Right after I graduated from the University of Southern California, my first job was to party like a rockstar, mostly to suppress the disbelief that I had actually just graduated from college.
You see, three years earlier, I had dropped out of college in Atlanta and moved to Hollywood to be an actual rockstar, but after my first and only construction job, carrying 4×8 sheets of plywood up five flights of stairs for about a week, I decided to continue my education.
During my years at USC, I formed a band and one of my fraternity brothers was a bartender at the top college bar, “The 32.” I asked him if he could speak to the owner and let my band play there sometime. That night, he said he spoke with the owner, who said he wanted us to play that Saturday night, St. Patrick’s Day.
One problem. We only knew about 5 songs. He smiled and said:
“Careful what you wish for… you just might get it.”
So we played the same set three times over, and made $200. We were invited back, and we learned more songs.
After graduation, I proceeded to send out resumes to every advertising agency on the planet. I was going to be an Advertising Copywriter! With an English major from a good school, I felt very qualified to both read and write. This would be easy.
No replies. Turns out you need something called “a book” if you want to get into advertising. I didn’t know what a book was, but I was pretty sure I didn’t have one.
So, a fraternity brother of mine hooked me up with a job as a production assistant, or PA, in high-end commercial film production.
For those of you who don’t know, a PA is the entry-level position in the film production world and you get to do important things like fetching coffee for pompous directors, aimless carrying heavy things around the set because you don’t know what they are, or where they go, and jabbing a 20 ft long aluminum poles into the ceiling of a sound stage before every take to make the crickets stop chirping.
I don’t think every PA gets to do that last one. I was special. Needless to say, being a PA isn’t a career choice,
At some point in my first year as a PA, I worked for an editor who gave me the advice:
“if you don’t see the barriers in front of you, you can walk right through them.”
I figured he was either stoned, or a crazy wizard, but I believed him, so I came up with the idea of starting my own advertising / PR / Production Company. Social media didn’t exist yet, but it would be perfect. A one-stop shop for everything. The only problem was, I had only one year of experience in production and zero experience in the others… and social media didn’t exist yet.
That dream lasted about a week… because I saw the barriers.
So, I became a film and TV Art Director instead. I designed sets, something I learned from a book over the weekend, built sets, painted walls, drove trucks, wrangled props and everything else that makes you arrive home covered in paint, and I loved it… until I didn’t.
I was working on a TV comedy show for E!, and studying improv comedy at The Groundlings, and thought to myself, like many people do, that I could write an episode as good as the ones on TV.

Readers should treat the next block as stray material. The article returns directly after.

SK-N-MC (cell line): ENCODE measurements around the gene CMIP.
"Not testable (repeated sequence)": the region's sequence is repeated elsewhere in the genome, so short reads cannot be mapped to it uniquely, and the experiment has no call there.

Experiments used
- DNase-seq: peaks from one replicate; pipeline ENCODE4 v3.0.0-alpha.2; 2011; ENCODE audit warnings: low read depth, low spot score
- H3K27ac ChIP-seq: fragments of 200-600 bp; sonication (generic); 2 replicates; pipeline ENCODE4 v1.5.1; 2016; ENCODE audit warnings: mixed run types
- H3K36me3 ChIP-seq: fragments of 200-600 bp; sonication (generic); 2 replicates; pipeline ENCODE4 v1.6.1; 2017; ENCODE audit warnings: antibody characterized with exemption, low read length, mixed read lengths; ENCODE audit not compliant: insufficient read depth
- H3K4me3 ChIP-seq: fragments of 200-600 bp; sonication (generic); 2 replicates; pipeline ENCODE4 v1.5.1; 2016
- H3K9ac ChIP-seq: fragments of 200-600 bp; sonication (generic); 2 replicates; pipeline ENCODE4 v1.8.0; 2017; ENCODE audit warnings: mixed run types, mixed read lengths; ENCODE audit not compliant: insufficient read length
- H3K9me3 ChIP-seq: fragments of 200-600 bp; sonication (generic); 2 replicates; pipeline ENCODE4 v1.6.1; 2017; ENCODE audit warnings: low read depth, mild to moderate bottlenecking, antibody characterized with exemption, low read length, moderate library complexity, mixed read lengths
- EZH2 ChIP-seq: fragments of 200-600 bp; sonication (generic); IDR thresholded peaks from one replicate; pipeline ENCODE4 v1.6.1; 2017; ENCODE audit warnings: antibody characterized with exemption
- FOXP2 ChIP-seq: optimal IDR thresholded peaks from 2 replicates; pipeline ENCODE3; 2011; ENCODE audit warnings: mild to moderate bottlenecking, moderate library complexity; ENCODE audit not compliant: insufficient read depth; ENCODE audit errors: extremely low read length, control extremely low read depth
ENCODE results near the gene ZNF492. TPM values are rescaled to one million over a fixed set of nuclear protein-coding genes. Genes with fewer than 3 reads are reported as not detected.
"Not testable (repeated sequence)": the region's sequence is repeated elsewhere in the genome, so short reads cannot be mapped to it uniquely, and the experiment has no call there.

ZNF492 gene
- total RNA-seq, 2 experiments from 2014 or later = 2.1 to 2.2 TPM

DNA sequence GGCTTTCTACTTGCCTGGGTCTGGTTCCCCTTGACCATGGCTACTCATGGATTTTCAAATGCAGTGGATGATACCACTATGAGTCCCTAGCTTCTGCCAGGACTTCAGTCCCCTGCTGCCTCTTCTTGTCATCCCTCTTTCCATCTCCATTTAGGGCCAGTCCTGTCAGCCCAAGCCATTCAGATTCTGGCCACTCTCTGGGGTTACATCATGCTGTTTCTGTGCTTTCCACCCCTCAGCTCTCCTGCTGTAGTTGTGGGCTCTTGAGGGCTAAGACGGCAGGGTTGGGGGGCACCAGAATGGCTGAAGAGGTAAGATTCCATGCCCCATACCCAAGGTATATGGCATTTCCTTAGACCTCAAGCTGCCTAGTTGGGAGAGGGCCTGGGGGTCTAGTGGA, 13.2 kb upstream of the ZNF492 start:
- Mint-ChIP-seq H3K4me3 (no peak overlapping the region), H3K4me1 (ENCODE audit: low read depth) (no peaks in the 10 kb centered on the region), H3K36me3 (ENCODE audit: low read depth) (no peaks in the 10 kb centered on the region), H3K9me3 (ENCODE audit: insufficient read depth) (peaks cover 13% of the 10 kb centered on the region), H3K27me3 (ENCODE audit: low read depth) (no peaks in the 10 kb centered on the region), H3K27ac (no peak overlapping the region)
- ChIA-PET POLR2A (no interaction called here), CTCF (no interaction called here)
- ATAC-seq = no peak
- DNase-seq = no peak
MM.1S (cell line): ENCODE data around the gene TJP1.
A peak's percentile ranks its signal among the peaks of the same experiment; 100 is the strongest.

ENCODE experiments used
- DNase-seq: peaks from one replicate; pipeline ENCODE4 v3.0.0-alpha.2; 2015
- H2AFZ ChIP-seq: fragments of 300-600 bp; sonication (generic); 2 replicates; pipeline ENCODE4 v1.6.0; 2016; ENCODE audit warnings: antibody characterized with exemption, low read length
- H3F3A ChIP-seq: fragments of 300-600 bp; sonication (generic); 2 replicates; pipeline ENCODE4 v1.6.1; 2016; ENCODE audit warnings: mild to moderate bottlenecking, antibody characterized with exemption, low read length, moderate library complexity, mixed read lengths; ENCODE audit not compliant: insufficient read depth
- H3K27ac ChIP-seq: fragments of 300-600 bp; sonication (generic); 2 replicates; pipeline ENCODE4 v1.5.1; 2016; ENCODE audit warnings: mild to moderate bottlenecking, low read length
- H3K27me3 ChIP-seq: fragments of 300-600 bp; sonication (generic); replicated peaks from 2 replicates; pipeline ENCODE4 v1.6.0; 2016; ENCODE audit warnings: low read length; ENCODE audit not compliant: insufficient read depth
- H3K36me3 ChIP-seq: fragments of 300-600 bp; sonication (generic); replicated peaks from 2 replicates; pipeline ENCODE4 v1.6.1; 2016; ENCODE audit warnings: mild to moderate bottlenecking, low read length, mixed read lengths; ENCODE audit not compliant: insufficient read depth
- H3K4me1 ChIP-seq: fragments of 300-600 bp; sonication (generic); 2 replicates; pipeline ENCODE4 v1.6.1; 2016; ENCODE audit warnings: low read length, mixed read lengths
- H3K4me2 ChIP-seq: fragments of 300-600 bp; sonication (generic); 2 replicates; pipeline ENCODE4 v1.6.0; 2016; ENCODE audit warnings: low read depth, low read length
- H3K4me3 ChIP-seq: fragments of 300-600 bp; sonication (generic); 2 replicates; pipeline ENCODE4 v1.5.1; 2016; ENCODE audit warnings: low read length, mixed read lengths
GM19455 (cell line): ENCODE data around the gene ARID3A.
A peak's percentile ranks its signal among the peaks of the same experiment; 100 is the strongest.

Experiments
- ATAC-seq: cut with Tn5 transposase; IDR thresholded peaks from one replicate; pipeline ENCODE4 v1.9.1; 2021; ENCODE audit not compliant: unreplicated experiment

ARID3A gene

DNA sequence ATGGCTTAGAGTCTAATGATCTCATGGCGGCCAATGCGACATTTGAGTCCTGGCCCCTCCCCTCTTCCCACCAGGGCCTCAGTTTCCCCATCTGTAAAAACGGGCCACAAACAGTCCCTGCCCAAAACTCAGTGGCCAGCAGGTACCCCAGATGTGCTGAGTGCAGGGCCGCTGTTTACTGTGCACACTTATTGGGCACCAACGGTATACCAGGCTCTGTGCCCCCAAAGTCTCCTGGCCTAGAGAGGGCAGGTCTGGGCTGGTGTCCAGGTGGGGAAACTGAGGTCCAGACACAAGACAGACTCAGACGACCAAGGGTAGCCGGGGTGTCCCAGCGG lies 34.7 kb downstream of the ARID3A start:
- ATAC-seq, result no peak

This time, taking my stoned wizard editor’s advice, I wrote a spec episode (an episode you write for free to prove if you can write or not), gave it to the producers and ran for cover, like someone who had just lobbed a grenade. I even plugged my ears.
I had no previous writing experience but I refused to see the barriers.
To my surprise, they thought it was funny, and hired me to write more episodes. I was still the art director too.
“Careful what you wish for… you just might get it.”
Then came my A-Ha! moment. Not the 80’s band, just a moment where everything came clear.
I was art directing a funny strip club scene in an episode I had written, and the director didn’t like my choice of tables and chairs. I thought to myself “I sat night after night writing this script. This is my script. These are the tables and chairs I saw in my head when I wrote it. Who the f**k is he to tell me…?”
He was the director, and that was his job. Not mine.
The only way for me to solve that problem was by killing him, and declaring that I was now the director, or striking out to direct my own stuff. But since TV shows don’t work like Game of Thrones, I decided to direct my own stuff.
So after that show, I joined a sketch comedy troupe and I started shooting, directing and mixing pre-shot commercial parodies in with the live shows. I was hooked.
By 2004 I had years of production experience, and launched a production company dedicated to making “funny online videos for businesses.”
Even then, many people didn’t know what online video meant, nor did many even have DSL, and YouTube was still a year away.
We pressed on, doing early online video work for clients like IBM. Then social media happened so we rolled that in as a way to get video views. Then, as the nature of PR changed, we rolled that in as well. Then we added advertising, to satisfy our clients who needed paid placements, in addition to organic outreach.
Full circle back to where I thought I wanted to start.
Not long ago, I looked in the mirror and realized that my agency, Supercool Creative, was pretty much exactly the company I had envisioned, back when I had no experience, no contacts and no book. I kept moving, walked through the barriers, wasn’t at all careful what I wished for, and somehow arrived.
I think the Millennial generation understands the concept of “not seeing the barriers in font of them” better than most, but then again, tell that to the guys who stormed the beaches at Normandy.
So maybe the trick to getting where you want to be isn’t so much a matter of not seeing the barriers, but rather refusing to acknowledge them. Give them no importance and before you know it, you’ll look back and realize France has been liberated.
In the words of my Alma Mater… Fight On!